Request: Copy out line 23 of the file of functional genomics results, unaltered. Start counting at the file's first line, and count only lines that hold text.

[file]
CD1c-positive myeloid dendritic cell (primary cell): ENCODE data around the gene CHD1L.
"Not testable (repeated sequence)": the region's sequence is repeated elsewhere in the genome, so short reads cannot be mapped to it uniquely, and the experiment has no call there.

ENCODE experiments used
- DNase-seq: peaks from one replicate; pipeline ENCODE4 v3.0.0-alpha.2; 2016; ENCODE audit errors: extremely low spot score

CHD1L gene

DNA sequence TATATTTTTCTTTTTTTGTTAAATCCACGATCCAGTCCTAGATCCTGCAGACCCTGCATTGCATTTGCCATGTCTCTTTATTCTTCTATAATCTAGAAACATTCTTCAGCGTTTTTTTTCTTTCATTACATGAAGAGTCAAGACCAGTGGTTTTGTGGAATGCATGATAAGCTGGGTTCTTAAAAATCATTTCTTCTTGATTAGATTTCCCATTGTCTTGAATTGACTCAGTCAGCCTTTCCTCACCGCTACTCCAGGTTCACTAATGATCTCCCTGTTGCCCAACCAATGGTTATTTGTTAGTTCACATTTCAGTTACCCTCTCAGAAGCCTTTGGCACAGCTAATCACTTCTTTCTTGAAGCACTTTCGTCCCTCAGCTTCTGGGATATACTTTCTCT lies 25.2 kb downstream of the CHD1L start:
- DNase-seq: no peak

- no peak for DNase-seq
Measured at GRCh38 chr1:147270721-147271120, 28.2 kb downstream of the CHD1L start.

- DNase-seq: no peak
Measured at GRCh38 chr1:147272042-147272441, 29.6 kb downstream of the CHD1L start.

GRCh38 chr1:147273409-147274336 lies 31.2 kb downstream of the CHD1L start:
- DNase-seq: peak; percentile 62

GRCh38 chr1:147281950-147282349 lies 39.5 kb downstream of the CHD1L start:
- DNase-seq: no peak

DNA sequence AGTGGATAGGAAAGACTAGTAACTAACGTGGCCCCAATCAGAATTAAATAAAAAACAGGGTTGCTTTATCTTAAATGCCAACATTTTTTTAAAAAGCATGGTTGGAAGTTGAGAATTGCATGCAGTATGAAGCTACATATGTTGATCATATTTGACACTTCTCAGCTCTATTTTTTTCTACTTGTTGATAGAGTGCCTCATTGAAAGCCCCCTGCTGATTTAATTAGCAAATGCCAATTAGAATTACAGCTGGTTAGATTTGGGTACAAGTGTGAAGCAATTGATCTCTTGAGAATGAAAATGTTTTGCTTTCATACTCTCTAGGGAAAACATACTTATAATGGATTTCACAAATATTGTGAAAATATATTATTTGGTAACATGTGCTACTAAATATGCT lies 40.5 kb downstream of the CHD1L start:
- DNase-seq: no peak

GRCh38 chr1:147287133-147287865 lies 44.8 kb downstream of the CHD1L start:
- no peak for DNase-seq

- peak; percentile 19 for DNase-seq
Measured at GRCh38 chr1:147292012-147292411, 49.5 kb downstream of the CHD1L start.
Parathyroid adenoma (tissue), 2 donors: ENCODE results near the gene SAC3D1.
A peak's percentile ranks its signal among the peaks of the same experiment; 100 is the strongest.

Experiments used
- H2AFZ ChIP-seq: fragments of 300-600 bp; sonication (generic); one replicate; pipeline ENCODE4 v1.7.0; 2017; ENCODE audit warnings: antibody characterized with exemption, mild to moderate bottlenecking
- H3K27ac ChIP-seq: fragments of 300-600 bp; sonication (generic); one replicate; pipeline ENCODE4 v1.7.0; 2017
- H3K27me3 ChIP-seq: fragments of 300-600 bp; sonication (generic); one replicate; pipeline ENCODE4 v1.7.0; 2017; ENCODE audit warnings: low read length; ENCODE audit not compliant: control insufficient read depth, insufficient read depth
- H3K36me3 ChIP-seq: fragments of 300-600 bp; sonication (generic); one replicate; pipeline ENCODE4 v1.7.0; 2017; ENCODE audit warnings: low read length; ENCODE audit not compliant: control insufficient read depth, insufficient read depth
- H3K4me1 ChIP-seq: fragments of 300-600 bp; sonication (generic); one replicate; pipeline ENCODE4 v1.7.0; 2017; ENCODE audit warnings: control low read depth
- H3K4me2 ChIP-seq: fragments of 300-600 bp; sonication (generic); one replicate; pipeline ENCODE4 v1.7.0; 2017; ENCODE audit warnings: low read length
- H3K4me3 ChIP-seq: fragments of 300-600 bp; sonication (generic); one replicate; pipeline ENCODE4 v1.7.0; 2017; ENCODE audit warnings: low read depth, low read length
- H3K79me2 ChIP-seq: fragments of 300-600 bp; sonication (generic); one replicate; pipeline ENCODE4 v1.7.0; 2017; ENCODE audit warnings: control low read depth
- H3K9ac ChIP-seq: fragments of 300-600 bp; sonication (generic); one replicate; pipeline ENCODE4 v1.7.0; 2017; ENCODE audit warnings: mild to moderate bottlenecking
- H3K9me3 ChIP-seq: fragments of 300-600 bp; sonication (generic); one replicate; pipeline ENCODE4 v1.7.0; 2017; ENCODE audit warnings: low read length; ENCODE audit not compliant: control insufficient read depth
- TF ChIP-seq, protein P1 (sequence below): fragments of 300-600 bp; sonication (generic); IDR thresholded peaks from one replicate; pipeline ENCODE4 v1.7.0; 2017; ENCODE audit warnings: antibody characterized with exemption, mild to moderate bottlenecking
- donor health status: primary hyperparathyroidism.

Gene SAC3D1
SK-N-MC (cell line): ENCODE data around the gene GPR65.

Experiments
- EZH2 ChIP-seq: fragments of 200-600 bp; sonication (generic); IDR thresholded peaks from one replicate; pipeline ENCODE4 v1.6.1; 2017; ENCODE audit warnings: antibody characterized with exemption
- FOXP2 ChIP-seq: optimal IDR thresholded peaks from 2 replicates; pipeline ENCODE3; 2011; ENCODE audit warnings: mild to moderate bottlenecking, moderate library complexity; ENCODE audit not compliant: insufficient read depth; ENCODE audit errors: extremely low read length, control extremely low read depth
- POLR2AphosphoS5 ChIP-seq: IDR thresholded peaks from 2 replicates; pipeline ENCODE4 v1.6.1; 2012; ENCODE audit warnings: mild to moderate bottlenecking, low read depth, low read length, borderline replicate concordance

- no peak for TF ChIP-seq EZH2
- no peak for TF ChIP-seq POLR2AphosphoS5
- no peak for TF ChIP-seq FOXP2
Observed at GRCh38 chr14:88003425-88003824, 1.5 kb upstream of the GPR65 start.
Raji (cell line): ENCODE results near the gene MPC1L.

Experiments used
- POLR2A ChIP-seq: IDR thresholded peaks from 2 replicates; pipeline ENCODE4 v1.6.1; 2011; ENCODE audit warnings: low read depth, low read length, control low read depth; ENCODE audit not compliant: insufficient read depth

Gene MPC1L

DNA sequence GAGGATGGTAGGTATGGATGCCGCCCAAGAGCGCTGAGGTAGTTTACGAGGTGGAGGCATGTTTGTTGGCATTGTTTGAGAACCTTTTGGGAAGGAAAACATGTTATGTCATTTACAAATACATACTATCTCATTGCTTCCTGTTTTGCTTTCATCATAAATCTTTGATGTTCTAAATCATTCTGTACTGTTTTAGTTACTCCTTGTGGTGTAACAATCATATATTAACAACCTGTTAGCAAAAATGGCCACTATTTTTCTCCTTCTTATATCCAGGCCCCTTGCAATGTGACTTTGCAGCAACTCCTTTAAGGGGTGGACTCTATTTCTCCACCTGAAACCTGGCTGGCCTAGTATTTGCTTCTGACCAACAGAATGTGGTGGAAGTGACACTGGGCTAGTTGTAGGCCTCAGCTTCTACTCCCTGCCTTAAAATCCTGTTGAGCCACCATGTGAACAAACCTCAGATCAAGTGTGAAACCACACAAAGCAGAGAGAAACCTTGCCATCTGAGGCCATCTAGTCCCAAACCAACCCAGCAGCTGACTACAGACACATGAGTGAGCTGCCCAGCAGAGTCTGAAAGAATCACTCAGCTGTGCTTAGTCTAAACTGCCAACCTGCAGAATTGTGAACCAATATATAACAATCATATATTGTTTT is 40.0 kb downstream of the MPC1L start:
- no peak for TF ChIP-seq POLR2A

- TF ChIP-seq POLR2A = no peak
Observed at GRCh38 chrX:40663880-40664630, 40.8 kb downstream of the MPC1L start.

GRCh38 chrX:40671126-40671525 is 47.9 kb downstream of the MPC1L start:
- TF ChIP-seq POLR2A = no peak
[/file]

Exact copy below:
A peak's percentile ranks its signal among the peaks of the same experiment; 100 is the strongest.